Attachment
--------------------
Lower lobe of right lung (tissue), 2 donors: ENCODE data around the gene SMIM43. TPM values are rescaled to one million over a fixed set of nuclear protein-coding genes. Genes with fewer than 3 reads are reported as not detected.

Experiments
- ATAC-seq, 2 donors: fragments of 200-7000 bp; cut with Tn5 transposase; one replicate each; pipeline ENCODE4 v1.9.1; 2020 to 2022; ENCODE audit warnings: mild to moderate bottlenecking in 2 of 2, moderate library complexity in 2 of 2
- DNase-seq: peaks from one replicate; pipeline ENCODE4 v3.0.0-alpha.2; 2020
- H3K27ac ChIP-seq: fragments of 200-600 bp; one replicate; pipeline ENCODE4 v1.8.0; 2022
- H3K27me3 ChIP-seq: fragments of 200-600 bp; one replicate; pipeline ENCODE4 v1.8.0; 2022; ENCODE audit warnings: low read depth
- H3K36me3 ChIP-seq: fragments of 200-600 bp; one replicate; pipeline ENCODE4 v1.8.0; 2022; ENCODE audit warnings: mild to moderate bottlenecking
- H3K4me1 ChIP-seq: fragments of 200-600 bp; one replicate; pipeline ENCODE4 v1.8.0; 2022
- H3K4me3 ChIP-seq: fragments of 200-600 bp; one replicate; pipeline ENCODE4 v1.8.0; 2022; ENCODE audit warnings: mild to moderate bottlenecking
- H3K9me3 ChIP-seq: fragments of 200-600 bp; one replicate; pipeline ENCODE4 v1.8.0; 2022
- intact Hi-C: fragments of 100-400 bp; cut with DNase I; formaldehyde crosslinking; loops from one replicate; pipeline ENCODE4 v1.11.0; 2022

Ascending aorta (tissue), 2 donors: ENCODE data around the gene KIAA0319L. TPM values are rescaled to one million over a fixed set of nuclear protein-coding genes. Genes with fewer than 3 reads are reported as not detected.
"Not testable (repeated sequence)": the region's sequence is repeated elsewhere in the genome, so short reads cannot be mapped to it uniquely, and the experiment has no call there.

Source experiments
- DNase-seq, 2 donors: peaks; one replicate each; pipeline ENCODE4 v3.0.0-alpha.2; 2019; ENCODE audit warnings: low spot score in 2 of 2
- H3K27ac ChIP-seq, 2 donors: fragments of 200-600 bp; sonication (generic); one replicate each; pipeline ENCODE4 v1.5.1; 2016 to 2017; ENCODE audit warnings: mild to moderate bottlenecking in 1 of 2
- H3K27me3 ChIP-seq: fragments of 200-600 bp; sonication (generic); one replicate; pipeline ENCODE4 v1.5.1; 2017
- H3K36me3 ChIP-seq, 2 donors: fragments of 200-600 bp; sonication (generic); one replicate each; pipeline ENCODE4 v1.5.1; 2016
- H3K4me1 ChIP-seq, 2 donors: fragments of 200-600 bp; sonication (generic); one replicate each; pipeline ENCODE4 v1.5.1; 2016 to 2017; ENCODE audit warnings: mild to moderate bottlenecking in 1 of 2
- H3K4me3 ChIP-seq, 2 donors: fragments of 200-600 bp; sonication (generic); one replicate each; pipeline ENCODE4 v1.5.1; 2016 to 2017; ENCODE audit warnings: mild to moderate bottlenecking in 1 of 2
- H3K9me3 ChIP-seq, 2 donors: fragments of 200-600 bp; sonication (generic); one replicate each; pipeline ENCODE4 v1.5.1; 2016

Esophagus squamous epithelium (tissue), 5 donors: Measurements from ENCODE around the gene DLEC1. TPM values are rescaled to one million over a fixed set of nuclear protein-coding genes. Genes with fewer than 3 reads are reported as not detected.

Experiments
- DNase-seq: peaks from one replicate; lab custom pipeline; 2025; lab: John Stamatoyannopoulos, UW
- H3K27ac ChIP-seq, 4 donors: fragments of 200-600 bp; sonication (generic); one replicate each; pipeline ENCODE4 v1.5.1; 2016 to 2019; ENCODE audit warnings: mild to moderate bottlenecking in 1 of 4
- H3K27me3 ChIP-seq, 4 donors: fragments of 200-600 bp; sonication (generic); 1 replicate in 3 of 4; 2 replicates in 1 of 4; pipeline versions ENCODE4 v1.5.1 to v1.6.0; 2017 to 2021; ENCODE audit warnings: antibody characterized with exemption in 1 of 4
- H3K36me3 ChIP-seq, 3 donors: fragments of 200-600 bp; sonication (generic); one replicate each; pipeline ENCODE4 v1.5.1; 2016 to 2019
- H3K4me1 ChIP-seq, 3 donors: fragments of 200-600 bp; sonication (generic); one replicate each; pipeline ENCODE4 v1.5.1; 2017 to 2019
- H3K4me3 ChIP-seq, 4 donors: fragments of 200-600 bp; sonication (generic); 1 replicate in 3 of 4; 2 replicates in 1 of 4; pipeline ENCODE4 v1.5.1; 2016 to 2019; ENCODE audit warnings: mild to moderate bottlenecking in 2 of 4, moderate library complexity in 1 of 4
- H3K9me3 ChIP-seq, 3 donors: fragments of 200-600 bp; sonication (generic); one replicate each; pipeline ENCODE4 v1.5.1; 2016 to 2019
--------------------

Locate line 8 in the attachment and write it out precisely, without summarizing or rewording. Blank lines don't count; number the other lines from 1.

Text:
- H3K4me1 ChIP-seq: fragments of 200-600 bp; one replicate; pipeline ENCODE4 v1.8.0; 2022